Friday, May 3, 2013

World War II's Longest Fight--The Battle of the Atlantic

Officers on the bridge.jpg
The bridge of a British escort

The Battle of the Atlantic ran from the outbreak of World War II in 1939 until the German surrender in 1945. It pitted the Germans on one side against primarily the British and Canadian navies on the other. At stake was the blockade of German ports by the Allies, and the blockade by the Germans of shipping to the UK and Russia. It was a near-run thing for the Allies, with the balance of success shifting one way or the other with technical advances often a determining factor. Radar, air cover, and code-breaking all played a part in the Allied victory.
But at the heart of the victory were the merchantmen running the deadly U-boat wolfpacks, escorted by the little ships of the Royal Canadian Navy and the Royal Navy.
There are fewer survivors of the longest battle of the war still with us every year. This weekend is dedicated to them. Church ceremonies, dinners, naval and Legion observances are the order of the day. Please attend, or spare a thought for the men and women who defended us all through those dark days. (photo courtesy Wikipedia)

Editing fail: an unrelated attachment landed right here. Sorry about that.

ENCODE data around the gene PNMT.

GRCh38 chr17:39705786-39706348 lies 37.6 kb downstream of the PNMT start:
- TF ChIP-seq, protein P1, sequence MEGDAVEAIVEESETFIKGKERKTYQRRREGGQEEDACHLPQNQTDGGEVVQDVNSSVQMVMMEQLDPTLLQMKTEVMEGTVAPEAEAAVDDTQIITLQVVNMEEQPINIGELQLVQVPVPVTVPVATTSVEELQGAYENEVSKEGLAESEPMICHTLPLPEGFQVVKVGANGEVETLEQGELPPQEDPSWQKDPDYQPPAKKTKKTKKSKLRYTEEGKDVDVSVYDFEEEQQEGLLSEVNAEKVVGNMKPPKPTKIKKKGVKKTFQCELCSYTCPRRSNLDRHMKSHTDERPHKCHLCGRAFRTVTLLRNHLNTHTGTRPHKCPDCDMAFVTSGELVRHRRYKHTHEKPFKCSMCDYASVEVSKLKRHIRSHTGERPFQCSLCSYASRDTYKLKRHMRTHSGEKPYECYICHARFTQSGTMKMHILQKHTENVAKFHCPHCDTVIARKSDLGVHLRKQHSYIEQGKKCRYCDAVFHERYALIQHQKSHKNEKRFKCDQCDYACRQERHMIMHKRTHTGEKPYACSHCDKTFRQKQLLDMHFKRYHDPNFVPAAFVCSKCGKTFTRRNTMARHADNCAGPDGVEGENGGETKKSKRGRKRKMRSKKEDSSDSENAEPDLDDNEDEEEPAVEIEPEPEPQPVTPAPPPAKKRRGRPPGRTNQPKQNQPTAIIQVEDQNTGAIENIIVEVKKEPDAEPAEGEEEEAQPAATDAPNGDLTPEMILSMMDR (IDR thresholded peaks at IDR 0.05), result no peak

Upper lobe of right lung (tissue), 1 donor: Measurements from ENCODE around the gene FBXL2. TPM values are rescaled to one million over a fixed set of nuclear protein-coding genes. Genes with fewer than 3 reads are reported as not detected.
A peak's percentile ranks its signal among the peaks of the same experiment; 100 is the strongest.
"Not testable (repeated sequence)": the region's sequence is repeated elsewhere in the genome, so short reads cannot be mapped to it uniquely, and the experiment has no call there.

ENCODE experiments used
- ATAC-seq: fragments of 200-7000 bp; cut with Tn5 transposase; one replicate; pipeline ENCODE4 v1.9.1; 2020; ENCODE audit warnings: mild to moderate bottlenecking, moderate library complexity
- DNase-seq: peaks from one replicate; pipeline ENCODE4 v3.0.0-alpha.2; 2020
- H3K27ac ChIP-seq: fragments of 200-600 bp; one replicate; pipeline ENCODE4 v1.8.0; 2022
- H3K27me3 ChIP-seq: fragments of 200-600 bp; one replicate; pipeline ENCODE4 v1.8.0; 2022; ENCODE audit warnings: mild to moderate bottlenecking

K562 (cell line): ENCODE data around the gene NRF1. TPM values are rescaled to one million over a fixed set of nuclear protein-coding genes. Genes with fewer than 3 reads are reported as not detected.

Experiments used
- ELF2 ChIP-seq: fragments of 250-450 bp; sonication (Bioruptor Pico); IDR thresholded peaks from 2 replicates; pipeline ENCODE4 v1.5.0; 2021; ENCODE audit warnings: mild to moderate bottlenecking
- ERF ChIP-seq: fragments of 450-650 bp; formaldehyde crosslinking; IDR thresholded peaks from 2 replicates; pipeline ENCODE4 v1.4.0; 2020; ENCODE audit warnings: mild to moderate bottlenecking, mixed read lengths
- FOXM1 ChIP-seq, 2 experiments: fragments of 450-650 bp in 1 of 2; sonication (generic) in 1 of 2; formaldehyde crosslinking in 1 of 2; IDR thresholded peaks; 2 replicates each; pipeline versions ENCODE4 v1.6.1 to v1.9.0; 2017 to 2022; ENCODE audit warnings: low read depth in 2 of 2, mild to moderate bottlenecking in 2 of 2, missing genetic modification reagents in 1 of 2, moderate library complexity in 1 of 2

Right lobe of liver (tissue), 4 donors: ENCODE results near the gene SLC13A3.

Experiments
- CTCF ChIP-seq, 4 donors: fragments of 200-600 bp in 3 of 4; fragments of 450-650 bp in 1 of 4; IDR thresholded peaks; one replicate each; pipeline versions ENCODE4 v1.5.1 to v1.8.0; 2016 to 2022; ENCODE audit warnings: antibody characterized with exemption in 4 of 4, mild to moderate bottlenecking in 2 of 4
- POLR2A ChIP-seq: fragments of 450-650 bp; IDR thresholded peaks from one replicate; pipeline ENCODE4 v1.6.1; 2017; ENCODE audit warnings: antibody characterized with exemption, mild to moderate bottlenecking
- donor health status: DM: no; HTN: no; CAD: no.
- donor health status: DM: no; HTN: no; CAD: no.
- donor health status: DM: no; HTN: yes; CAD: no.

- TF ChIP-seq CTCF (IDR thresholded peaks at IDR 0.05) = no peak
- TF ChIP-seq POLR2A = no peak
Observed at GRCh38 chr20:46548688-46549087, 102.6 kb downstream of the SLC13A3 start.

2 comments:

Pat and Marcus said...

Often missed in the story of World War Two is that casualty numbers amongst merchant sailors were enormous. It was as extremely dangerous service during the war.

Robert Mackay said...

Thank you for your comment. One in seven Canadian and Newfoundland merchant navy personnel were wounded or killed, a higher casualty rate than any other Canadian service in WW II. The bravery of the men at sea in merchant ships, especially tankers, is almost beyond belief.

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